By 2030, all young people, including those from disadvantaged backgrounds, will move into adulthood as confident lifelong learners, able to relate well to others, drive change for social good and making progress towards fulfilling lives in work, training or education
In Camden over the last few years, our young people have spoken loudly to the wider community and those in power, highlighting urgent priorities for change, such as the climate emergency and Black Lives Matter. This spirit of youth activism is one of our great strengths which the draft strategy will build on.
The pandemic has shown how quickly whole industries can change. Not only do our young people need the skills that employers want now, they also need the ability to be lifelong, agile learners. These skills and qualities are particularly developed in 16-plus education, where young people are preparing to go to university, training or work. The strategy highlights a need to improve the quality, breadth and take-up of post-16 education in Camden to meet the needs of every young person.
In Camden, we have unparalleled work opportunities in the private and the public sectors and we know that many of our public services, local employers and higher education providers are keen to bring their assets and expertise to bear in support of our young people. However, too few Camden young people are accessing apprenticeships (currently 1% compared with 4% across England) and we know our participation numbers and outcomes in vocational and technical courses need to improve.
A common concern raised by young people, parents and employers is the extent, quality and objectivity of the information, advice and guidance (IAG) offered in secondary schools and beyond. The strategy will focus on ways in which IAG can be improved across Camden, drawing particularly on the stronger skills and confidence in using digital technology developed during the pandemic. We also want to work with schools and young people to devise and pilot a Camden Life Futures Plan for every young person at 16+, who we think would benefit from a dialogue about their future plans which is recorded in a succinct and engaging way.
There are five development priorities for this ambition:
1. A generation of changemakers with impact in their communitiesWork with schools, employers and community and voluntary organisations to stimulate ways of designing experiential opportunities for young people’s engagement in work, social action or volunteering, through STEAM and Think, Test and Learn.
Use research and local best practice to stimulate all schools to create opportunities for young people to work together on the concerns facing them and their communities.
Collaborate with the Youth Council and local youth groups to run initiatives designed to make change happen by developing young people’s local leadership skills.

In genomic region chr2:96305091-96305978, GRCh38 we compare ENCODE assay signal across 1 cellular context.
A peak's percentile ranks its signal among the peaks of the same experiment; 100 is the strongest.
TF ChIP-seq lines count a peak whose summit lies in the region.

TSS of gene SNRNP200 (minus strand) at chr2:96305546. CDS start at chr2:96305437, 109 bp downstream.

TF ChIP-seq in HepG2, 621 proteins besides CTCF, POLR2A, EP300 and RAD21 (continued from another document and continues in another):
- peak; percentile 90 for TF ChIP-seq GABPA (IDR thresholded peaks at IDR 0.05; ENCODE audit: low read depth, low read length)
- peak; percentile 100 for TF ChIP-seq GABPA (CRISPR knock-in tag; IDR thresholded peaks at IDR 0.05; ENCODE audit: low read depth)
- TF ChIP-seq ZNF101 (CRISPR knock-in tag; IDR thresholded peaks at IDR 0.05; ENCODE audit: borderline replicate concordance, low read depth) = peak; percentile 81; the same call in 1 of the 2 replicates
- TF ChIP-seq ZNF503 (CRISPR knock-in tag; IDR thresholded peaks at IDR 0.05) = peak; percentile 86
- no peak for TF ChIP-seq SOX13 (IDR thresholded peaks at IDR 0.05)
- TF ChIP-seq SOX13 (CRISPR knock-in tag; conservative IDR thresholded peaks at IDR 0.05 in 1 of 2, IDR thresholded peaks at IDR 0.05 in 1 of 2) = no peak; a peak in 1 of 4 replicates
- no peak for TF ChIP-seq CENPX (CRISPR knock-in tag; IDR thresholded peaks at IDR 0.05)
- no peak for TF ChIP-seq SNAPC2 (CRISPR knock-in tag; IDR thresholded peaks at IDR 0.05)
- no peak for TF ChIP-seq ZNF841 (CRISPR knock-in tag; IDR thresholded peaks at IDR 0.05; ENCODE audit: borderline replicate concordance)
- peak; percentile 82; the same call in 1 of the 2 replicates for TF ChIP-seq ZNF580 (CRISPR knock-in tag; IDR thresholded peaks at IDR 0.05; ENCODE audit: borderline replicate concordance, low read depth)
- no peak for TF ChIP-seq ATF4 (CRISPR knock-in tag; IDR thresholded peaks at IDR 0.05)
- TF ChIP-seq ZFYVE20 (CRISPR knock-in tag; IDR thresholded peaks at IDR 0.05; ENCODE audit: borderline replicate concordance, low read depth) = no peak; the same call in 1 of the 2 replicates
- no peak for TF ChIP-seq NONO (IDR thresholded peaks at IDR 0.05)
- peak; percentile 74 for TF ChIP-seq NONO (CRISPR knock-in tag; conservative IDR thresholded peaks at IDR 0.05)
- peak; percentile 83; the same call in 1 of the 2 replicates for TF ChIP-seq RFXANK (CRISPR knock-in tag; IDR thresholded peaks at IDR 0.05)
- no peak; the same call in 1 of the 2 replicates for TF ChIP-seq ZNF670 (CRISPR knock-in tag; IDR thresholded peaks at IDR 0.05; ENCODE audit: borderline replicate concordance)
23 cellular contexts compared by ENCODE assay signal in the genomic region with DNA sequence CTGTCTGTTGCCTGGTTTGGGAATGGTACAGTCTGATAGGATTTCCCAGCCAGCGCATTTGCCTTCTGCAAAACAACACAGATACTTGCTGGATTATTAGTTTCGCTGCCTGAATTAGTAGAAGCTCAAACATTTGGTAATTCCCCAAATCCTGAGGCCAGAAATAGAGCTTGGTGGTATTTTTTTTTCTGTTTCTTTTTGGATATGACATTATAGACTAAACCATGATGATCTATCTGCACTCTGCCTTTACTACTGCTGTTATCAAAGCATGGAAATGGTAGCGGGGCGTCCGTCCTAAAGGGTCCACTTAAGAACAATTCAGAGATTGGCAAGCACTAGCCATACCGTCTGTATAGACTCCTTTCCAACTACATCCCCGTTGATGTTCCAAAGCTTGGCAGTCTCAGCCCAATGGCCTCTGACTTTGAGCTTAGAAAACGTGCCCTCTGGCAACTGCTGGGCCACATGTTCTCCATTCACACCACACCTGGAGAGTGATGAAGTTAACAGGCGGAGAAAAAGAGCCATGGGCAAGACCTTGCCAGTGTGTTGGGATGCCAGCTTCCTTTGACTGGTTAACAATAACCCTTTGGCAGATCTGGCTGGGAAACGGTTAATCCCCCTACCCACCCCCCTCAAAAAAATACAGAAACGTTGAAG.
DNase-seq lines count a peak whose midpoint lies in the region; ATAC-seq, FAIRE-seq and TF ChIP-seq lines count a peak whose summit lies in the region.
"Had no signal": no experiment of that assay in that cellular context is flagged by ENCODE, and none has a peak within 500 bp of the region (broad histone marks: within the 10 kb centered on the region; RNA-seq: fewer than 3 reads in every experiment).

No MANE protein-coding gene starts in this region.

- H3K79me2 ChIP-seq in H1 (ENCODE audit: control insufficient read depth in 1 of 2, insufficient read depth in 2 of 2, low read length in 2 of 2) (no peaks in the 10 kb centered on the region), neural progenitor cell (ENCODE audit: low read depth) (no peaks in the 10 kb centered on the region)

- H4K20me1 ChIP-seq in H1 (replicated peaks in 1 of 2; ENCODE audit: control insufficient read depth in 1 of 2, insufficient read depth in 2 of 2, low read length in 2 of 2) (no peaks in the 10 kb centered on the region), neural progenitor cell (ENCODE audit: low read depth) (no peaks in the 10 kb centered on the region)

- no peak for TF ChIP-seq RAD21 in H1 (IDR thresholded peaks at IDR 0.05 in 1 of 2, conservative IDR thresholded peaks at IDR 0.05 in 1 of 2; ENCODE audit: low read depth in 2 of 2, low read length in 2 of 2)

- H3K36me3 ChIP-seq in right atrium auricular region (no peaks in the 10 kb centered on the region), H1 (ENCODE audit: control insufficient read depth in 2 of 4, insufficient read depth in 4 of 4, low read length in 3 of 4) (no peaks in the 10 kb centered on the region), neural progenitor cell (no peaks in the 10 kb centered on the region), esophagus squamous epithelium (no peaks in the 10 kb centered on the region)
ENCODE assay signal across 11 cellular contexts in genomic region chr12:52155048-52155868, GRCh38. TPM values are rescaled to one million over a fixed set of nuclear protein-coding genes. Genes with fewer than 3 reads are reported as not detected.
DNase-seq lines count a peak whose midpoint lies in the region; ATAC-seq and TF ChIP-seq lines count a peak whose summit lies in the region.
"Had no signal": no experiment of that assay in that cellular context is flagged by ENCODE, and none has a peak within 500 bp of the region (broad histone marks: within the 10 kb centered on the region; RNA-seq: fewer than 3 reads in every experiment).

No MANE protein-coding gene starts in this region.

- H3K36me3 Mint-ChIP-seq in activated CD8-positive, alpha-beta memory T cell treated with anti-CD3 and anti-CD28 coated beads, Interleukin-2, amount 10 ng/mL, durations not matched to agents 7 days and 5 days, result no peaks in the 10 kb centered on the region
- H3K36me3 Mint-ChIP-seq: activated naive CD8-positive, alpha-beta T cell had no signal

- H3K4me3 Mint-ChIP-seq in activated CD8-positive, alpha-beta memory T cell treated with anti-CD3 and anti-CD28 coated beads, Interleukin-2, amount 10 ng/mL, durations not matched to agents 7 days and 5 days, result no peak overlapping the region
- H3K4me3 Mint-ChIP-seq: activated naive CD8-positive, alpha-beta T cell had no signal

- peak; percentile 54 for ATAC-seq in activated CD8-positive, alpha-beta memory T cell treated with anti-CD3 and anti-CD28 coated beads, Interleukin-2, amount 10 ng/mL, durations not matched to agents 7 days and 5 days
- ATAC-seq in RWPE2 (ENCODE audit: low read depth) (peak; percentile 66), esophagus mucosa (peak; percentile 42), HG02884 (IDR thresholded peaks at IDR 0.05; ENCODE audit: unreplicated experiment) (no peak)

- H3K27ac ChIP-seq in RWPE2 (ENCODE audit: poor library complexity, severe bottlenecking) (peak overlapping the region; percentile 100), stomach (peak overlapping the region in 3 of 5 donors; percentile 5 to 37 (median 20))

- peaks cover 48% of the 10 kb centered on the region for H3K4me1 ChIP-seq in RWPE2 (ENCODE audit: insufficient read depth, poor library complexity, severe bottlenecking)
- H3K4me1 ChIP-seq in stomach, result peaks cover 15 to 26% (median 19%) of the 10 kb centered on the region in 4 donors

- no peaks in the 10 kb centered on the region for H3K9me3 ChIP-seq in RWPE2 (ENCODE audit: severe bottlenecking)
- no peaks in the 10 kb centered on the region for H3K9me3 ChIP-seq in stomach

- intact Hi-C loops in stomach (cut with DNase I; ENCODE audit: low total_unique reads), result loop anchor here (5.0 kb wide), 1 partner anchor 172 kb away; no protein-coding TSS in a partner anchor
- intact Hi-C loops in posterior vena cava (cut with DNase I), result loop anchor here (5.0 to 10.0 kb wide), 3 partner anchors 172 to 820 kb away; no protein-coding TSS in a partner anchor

Use Camden’s Climate Crisis Campaign as a focus for young people’s engagement and activism, including work on tackling air pollution and changing home to school travel.
2. A post-16 education system that benefits all students - Develop a post-16 action plan and strategy which:Establishes a new post-16 partnership to develop a coherent and more inclusive sixth form system for Camden.
Uses the partnership to rationalise provision and improve the non-A level offer.
Gives greater priority to developing technical and vocational education, including T Levels.
Develops links with Oxbridge and Russell Group universities, exploring a co-ordinated ‘Flying High’ boroughwide scheme.
Liaises effectively and urgently with Capital City College Group so that local Further Education provision is more closely aligned with the ambition set out in this strategy and better meets the changing needs of young people in Camden.
3. Greater access for young people to education, work and opportunity Link with employers, particularly through the STEAM initiative, to give young people work experience opportunities especially in local growth areas such as health and the digital, scientific and creative industries.
Increase the number of apprenticeships for young people, not only by stimulating greater interest from local business and public services but also by increasing awareness and understanding of the opportunities with staff in schools and with young people and their families.
Research the potential for establishing more innovative choice of pathways at 14-19 that would provide not only a balanced education but also greater exposure to the workplace and develop employability skills.
4. Better information, advice and guidance to support learning and job choices which lead to economic opportunityShare knowledge across the secondary sector of how some schools provide access to good information, advice and guidance at the right time.
Develop greater awareness in primary schools of the world of work and support initiatives through Think, Test and Learn.
Give every student in a Camden school the opportunity to have a mentor or support from a role model.
Work with schools, and draw on the expertise of Camden’s Connexions and Careers Service, STEAM and digital technology, to design a strategy that draws on recent experiences of digital technology to provide more extensive and high quality IAG for individuals.
Support young people to understand and have access to the career opportunities available in Camden’s thriving tech sector, and to develop the digital skills that will support a range of future careers.
5. A ‘Life Futures Plan’ by for every young person at 16+ - work with schools, other providers and young people themselves to develop, pilot and roll out a format and process for developing a ‘Life Futures Plan’ for every young person by age 16.